Of all the lizards in the world, few are as rewarding to keep as tegus. Their large size,
high intelligence, and willingness to accept human interaction makes them one of the
most popular pets in the reptile hobby. Keeping a tegu is probably the closest today’s
keeper can come to owning a mammalian pet. However, the same traits that make tegus
so endearing can make them challenging animals to work with, and not everyone is cut
out to deal with such a potentially demanding species. This article will focus primarily
on care of the Colombian tegu, as that is the species which which the author is most
Tegus are large, omnivorous lizards found throughout the rainforests and savannahs
South America. They belong to the Teiidae family along with ameivas, jungle-runners,
whiptail lizards, and caiman lizards. Despite bearing a strong superficial resemblance to
the monitors of the genus Varanus, tegus are not related. They are more terrestrial,
have shorter necks, and are capable of autotomizing their tails. True tegus are divided
between the genera Tupinambis, which contains the Colombian/gold tegu (T. teguixin),
and Salvator, which contains the Argentine (S. merianae) and red tegus (S. rufecens).
Recent genetic work has split the Colombian tegu is four distinct species. Tegus are large
lizards, ranging from three to over four-and-a-half feet in length depending on species,
most of which is tail. Generally, Tupinambis tegus max out at around three-and-a-half
feet and five to eight pounds and have a sleek, streamlined appearance. They have
pointed, narrow faces that make them look like a cross between a small monitor and a
skink. Salvator tegus are more heavily built, with broader, blunter snouts and seemingly
stumpier legs and weights of 15 to over 20 pounds. Another difference between the
genera is the number of boreal scales between the eyes and nostrils; Tupinambis has
one while Salvator has two.
Tegus exhibit strong sexual dimorphism, with males being
markedly larger than females, having a pair of raised, bump-like scales on either side of
the cloaca, and sporting hyper-developed jaw musculature known as “jowls.” These are a
sexually selected trait, with bigger, more fit males displaying bigger jowls. Males also
make a popping noise with them to impress potential mates.
As a result of these huge jaw muscles, tegus possess the
strongest bite of any lizard and are capable of generating bite forces of 1000 N. Unlike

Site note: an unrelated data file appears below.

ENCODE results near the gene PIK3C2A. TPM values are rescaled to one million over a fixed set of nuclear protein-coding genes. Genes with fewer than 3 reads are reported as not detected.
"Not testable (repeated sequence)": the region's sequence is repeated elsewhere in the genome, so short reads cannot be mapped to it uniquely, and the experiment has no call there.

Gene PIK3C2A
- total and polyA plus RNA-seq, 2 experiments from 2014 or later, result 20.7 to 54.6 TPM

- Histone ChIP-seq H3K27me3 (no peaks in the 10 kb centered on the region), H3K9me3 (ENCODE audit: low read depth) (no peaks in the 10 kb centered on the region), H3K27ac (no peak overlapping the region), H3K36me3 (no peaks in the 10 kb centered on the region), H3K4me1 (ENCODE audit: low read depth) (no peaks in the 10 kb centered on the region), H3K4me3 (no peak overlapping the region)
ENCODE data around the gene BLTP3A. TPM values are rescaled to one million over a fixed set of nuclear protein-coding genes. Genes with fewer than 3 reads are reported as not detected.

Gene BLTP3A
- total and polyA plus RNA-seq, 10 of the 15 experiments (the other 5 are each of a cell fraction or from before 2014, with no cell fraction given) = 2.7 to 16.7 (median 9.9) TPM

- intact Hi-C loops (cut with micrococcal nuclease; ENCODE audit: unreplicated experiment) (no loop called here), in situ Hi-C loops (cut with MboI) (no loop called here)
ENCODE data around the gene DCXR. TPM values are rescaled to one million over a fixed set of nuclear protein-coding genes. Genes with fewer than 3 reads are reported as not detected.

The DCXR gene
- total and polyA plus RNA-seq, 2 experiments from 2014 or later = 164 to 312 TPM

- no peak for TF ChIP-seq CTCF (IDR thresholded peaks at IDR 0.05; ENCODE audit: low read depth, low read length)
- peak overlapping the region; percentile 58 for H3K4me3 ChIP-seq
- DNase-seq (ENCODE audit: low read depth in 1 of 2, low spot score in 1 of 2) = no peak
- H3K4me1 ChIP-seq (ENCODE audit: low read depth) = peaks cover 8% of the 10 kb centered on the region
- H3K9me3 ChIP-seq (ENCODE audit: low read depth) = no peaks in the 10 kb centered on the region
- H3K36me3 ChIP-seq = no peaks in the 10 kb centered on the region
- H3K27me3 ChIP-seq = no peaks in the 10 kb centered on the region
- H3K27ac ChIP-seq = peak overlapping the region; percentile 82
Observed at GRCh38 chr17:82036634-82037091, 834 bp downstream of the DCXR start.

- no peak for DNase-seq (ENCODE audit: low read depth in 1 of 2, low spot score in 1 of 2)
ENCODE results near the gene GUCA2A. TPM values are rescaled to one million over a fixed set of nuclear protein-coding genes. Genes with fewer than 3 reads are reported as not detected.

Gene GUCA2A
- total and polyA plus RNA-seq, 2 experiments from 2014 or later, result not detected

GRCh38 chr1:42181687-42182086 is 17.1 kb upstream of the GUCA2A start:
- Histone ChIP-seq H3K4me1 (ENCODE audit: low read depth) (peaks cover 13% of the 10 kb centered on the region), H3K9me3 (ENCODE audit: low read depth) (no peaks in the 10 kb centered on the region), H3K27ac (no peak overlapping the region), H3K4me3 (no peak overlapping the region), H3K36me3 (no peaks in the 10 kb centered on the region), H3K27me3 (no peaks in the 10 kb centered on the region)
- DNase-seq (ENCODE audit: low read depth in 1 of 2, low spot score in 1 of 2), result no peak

most reptiles, tegus have differentiated teeth much like a mammal. This allows tegus to
take a wide variety of food items and they are actually highly specialized for omnivory;
they are the reptilian equivalent of bears. Salvator tegus are known to hibernate for up
to seven months of the year whereas the more tropical Tupinmabis tegus do not,
although some may brumate in captivity during the cooler months. When not out
foraging for food, tegus spend much of their time in burrows or termite mounds.
Throughout their range, tegus are hunted for their meat and hides. With proper care,
tegus have been reported to live for up to 20 years.
It was recently discovered that during the breeding season, male Argentine tegus can maintain their core body
temperature up to 10 degrees warmer than their surroundings, effectively making them
the world’s only warm-blooded reptile; the mechanisms by which they generate this heat
are still currently bing studied.
Colombian vs Argentine
It is not difficult to get the hatchlings of Colombian and Argentine tegus mixed up. Both
have similar black and white markings. However, Argentines have rounder faces and
have the two boreal scales. As adults, they are impossible to mistake for one another.
Argentines are three to four times the weight of their Colombian cousins and with much
more pronounced sexual dimorphism. Temperament-wise, they differ as well.
Colombians have a bad reputation as being aggressive animals, but this is not really the
case. High-strung or flighty would me more accurate descriptors, as they are lower in
the food chain than Argentines. The predators that would not hesitate to take a yard-
long, five-pound lizard would think twice before attacking one that was the size of a
small dog. Colombian tegus also do not hibernate, as they hail from more equatorial
climes. As a result of their smaller size and somewhat more antsy personality, there are
subtle differences in the care of Colombians versus Argentines but much of it can be
applied to any tegu species. From hereon out, the remainder of this article shall refer to